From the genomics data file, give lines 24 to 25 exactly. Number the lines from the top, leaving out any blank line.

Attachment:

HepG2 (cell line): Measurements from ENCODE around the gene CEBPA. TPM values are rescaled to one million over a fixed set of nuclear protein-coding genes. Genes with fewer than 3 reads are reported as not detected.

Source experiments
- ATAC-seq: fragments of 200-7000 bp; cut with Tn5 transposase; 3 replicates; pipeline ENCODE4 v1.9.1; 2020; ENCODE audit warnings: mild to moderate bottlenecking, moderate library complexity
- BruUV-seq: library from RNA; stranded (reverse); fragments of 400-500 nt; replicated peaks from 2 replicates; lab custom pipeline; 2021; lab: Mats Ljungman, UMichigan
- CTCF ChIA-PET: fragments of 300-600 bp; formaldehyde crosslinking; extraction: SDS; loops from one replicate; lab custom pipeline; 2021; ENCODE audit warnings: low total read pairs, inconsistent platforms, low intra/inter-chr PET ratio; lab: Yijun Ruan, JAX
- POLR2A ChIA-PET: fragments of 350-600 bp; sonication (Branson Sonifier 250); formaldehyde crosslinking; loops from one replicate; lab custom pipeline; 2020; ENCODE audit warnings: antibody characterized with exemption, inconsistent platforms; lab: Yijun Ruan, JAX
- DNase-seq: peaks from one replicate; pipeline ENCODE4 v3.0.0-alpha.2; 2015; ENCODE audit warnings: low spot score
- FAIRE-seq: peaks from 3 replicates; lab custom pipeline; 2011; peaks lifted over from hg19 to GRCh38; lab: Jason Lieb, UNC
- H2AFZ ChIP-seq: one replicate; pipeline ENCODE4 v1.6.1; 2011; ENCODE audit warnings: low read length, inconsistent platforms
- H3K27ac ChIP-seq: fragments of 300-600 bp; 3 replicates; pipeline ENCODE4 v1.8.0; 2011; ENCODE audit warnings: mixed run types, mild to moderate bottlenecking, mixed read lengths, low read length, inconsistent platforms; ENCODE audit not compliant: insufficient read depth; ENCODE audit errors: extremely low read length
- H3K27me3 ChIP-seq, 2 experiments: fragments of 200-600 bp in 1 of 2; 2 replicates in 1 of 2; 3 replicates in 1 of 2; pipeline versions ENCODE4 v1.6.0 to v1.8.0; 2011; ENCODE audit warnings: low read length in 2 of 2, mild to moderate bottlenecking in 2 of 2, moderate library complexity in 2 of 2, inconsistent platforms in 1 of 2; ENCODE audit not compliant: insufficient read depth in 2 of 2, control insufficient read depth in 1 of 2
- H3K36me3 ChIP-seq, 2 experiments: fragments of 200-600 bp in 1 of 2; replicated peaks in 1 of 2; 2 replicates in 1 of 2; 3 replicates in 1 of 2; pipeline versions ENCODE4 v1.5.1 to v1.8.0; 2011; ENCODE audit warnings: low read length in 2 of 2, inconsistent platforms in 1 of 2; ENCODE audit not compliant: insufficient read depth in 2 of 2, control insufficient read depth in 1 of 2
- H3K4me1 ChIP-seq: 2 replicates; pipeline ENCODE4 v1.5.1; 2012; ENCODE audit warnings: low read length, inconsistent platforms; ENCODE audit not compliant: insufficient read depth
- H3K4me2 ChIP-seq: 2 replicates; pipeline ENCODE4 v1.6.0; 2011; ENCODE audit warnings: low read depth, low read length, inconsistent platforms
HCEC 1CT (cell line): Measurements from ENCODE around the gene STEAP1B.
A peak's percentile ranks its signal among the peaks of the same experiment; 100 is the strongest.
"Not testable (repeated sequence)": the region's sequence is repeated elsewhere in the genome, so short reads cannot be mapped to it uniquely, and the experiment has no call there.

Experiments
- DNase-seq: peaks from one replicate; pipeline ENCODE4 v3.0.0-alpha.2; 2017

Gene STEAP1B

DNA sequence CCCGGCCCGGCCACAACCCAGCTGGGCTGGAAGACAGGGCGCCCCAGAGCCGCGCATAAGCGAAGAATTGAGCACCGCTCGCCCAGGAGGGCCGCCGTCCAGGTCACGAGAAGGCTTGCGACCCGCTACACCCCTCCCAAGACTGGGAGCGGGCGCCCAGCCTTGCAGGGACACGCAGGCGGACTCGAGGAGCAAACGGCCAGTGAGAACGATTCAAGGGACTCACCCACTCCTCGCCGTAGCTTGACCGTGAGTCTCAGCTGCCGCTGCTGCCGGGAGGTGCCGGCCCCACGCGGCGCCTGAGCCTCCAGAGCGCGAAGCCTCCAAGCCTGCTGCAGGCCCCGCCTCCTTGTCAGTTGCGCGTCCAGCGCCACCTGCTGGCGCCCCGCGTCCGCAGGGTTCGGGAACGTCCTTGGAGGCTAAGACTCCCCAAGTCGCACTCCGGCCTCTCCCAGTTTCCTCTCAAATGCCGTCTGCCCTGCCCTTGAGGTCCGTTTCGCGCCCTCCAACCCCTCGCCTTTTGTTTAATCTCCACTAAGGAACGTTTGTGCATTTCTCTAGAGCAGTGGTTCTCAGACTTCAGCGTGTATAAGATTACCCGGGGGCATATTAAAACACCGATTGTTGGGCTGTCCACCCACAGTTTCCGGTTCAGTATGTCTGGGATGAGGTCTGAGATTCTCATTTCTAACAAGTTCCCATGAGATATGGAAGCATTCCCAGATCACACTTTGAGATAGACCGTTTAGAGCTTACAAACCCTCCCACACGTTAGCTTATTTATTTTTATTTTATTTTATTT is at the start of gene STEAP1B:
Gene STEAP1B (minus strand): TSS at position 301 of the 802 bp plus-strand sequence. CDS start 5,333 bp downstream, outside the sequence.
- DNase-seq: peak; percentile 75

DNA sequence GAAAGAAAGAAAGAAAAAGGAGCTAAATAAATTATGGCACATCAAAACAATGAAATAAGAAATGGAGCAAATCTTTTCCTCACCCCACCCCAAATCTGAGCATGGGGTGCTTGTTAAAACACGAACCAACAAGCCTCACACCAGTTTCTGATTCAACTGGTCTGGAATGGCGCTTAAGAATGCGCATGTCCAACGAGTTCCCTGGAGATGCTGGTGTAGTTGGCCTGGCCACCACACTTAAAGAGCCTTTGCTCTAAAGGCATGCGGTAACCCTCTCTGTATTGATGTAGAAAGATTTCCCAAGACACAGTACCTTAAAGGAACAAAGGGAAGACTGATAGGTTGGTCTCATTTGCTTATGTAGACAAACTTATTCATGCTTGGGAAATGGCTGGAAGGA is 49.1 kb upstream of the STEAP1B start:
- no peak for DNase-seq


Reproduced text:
DNA sequence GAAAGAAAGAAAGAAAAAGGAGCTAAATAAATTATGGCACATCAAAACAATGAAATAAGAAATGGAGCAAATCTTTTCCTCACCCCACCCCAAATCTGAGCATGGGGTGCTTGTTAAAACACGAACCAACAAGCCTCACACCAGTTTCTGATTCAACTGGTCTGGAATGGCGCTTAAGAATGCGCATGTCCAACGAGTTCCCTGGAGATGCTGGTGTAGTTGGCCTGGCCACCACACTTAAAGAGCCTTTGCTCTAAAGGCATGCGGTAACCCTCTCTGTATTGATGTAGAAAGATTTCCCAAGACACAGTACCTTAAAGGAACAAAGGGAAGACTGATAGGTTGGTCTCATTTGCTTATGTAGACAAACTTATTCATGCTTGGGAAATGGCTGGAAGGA is 49.1 kb upstream of the STEAP1B start:
- no peak for DNase-seq